Dwight D. Eisenhower photo

The President's News Conference

June 16, 1954

THE PRESIDENT. A week or so ago I made a pledge to this group that every, time I appeared publicly, privately, or anywhere else, I was going to mention my support of the administration's program before the Congress. For fear there will be no questions asked about it today, I say that now and get it off my chest. We will go to questions.

Q. Merriman Smith, United Press: Mr. President, I wonder if you could elaborate a little for us on Prime Minister Churchill's forthcoming visit, tell us a little more about the background of it.

THE PRESIDENT. Well, I will be glad to.

Mr. Churchill has, during the 12 or 13 years I have known him, been one of the greatest supporters of close British-American cooperation and, in my opinion, has been one of the most effective supporters of that field.

Now, in dealing with such a question you are often reminded of a sort of figure of speech I saw, talking about such things, to this effect: there is a bridge here across the Potomac, and thousands of people use it every day, and that is not news; but let the bridge fail or fall some place, and it is instantly news.

Now, we are not trying to make news; we are trying to keep the bridge between America and Britain strong.

We communicate all the time. In one of his communications to me was a suggestion that a meeting between us would certainly do much by itself to combat the theory that there are such great rifts occurring among us. He pointed out that such stories could be of value only to our common foes. And I promptly invited him over.

To make it a friendly, informal thing, I invited him to come to the White House and spend a weekend.

He is an old, old friend, as you people know. I haven't the slightest idea of exactly what we will talk about. But I will tell you, very frankly, that I doubt whether there is a subject that anyone could ask a question about this morning of any international concern that we won't talk about. We will talk about everything--I have been in these before.

As you know, again I repeat, I like and admire him, and I look forward to his visit with the greatest of pleasure.

That is the general background today, a feeling that a meeting can do nothing but good.

Q. Mr. Smith: Mr. President, physically, where will the meetings take place? Inside the White House?

THE PRESIDENT. There are going to be no meetings as such. I expect him to stay at the White House with me, and there will be people coming in and out. Mr. Eden, by the way, is staying with me, too, because he is another old wartime friend, as you people well know. The two of them are going to stay with me in the White House, and there will be people of ours in and out. There is going to be nothing formal, no social things or anything of that kind; it is just going to be as informal and comfortable as we can make it.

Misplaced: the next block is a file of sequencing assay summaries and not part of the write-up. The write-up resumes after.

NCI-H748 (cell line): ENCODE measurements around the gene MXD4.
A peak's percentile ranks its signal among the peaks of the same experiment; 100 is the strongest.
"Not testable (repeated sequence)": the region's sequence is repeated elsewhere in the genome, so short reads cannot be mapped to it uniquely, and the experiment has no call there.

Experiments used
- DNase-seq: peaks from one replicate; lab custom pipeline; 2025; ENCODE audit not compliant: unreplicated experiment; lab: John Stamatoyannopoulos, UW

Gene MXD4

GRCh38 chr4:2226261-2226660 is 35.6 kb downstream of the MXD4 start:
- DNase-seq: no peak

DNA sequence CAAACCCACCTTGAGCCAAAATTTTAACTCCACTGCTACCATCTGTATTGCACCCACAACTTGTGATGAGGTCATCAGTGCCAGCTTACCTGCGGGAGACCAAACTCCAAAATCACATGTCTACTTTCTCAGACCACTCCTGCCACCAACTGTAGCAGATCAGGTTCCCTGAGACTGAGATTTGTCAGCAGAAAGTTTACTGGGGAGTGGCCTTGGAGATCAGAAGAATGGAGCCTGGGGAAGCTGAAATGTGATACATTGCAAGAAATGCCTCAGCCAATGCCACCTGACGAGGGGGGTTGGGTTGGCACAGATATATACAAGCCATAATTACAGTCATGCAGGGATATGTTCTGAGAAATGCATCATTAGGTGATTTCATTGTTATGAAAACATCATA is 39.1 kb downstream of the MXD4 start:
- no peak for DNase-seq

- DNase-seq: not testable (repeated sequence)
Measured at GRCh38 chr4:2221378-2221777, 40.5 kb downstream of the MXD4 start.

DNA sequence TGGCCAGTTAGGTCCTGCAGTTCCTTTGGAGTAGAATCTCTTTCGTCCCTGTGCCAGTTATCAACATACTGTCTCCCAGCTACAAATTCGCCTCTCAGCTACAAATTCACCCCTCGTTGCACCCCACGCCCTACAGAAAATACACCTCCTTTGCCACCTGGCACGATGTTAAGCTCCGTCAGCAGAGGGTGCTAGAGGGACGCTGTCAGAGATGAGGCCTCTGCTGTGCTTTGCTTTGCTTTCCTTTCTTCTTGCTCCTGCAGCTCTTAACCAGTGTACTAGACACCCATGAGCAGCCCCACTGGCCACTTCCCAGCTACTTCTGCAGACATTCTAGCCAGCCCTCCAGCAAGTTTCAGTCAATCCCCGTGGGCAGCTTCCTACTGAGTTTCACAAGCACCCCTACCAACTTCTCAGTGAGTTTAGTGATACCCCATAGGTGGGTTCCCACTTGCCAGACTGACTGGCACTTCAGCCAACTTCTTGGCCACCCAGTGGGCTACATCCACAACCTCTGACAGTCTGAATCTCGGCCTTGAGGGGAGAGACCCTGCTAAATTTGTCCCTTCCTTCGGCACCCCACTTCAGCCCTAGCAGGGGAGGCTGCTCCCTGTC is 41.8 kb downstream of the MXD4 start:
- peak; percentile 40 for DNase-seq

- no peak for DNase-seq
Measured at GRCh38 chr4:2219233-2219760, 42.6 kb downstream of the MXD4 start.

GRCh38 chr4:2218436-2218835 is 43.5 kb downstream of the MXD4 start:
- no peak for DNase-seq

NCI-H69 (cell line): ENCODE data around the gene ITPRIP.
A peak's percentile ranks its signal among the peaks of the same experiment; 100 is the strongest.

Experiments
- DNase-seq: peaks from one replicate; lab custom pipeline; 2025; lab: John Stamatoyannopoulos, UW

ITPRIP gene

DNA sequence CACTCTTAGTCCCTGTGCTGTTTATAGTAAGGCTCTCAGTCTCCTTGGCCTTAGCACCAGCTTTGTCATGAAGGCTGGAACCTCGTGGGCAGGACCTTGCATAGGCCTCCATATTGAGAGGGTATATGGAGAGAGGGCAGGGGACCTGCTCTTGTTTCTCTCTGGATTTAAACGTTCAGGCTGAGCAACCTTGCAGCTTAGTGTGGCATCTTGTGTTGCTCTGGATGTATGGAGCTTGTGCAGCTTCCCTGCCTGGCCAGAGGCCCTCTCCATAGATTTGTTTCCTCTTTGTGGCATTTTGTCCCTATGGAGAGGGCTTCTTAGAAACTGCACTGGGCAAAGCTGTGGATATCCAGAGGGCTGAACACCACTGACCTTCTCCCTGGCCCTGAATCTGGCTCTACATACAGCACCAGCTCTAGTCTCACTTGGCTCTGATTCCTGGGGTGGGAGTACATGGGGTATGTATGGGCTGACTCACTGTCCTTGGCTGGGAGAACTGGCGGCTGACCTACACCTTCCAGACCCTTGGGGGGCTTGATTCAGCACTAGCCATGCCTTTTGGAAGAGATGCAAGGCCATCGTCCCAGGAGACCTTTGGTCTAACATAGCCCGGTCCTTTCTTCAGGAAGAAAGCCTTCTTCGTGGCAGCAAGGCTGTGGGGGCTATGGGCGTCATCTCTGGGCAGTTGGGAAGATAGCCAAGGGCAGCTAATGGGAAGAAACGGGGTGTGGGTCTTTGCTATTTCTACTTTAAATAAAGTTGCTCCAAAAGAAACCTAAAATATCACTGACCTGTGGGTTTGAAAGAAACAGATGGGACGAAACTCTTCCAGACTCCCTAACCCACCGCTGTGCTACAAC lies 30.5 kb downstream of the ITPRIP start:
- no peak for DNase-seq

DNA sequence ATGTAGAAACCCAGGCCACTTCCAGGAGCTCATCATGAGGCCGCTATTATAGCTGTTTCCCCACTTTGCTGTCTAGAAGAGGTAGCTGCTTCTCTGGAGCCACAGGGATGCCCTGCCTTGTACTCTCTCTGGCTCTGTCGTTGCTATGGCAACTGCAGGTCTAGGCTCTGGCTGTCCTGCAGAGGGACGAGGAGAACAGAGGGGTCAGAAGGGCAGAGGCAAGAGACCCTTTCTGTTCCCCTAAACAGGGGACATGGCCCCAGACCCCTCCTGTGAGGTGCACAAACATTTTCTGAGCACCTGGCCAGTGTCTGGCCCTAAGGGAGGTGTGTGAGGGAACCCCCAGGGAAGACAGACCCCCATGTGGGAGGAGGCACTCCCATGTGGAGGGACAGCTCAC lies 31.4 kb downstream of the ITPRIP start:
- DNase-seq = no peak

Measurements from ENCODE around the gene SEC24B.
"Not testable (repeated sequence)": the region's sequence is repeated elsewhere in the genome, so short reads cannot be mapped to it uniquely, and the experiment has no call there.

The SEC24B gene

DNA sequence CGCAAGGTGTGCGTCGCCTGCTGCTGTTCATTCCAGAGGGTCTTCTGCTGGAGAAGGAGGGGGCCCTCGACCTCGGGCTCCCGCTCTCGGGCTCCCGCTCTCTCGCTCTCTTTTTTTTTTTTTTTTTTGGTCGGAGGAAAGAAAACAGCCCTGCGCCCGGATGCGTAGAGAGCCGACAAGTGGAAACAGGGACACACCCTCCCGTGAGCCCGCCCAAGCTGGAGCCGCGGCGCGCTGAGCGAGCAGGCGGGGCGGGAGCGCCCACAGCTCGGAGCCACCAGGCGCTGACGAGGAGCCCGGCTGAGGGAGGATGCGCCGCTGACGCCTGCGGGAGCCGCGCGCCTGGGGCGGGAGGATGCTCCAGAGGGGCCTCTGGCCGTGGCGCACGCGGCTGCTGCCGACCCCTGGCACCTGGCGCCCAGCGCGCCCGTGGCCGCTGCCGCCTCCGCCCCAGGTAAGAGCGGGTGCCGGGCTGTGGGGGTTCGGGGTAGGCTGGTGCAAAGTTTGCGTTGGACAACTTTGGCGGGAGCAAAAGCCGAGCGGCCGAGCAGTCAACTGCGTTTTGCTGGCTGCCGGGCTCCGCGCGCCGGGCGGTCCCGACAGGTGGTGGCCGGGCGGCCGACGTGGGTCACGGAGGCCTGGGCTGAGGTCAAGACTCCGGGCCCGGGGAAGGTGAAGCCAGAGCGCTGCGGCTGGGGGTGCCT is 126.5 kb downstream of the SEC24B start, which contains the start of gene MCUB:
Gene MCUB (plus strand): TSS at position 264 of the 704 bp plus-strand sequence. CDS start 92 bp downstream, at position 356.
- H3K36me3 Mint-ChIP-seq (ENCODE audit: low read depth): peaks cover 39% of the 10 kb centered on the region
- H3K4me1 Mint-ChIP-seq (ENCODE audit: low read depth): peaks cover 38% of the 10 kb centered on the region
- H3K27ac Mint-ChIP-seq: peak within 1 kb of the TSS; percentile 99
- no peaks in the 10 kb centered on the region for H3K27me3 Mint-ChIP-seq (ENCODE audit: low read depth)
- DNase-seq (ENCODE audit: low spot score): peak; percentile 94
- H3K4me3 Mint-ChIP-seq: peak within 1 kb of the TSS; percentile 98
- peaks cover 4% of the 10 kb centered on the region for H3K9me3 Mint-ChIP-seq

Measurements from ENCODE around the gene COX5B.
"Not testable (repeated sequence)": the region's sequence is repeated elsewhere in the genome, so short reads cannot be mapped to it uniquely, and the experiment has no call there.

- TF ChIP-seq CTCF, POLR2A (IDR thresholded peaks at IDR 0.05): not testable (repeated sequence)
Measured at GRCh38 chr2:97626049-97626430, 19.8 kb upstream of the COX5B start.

Q. Alan Emory, Watertown (N.Y.) Times: Governor Dewey of New York visited you here 2 weeks ago, sir. Would you tell us if at that time you urged him to run for re-election this fall?

THE PRESIDENT. At that time? No, I said nothing to him at that time.

Q. Mr. Emory: At any other time, sir? [Laughter]

THE PRESIDENT. I have often talked to him about his own situation and convictions, but he has to make his own decisions. I never urge anyone past the point of their own convictions to do anything.

Q. Mr. Emory: Sir, may I ask you one last question on that subject?


Q. Mr. Emory: Would you consider Governor Dewey's presence at the head of the ticket in New York of substantial benefit to the Republicans this fall?

THE PRESIDENT. Well, I can say this: obviously in the past it has been; and I think he is still a pretty strong person. However, let us not forget he has been plugging away in public service for a good many years, and I would think he had earned the right to make his own decisions without any question. 1

1On September 7, after Governor Dewey's withdrawal, the White House announced that the President sincerely regretted the Governor's decision, and that as a voter of New York and personally as a friend the President had hoped that Governor Dewey's great abilities and years of experience would continue to be at the service of his State.

Q. Pat Munroe, Salt Lake City Deseret News: Mr. President, have you any comments on recommendations of the U.S. Tariff Commission to you to invoke higher duties on several imports, including lead and zinc?

THE PRESIDENT. Well, they are all under study now, and they have not yet come to my desk. I believe there are five of these cases now pending. They have not come back to my desk, so I wouldn't want to comment on them now.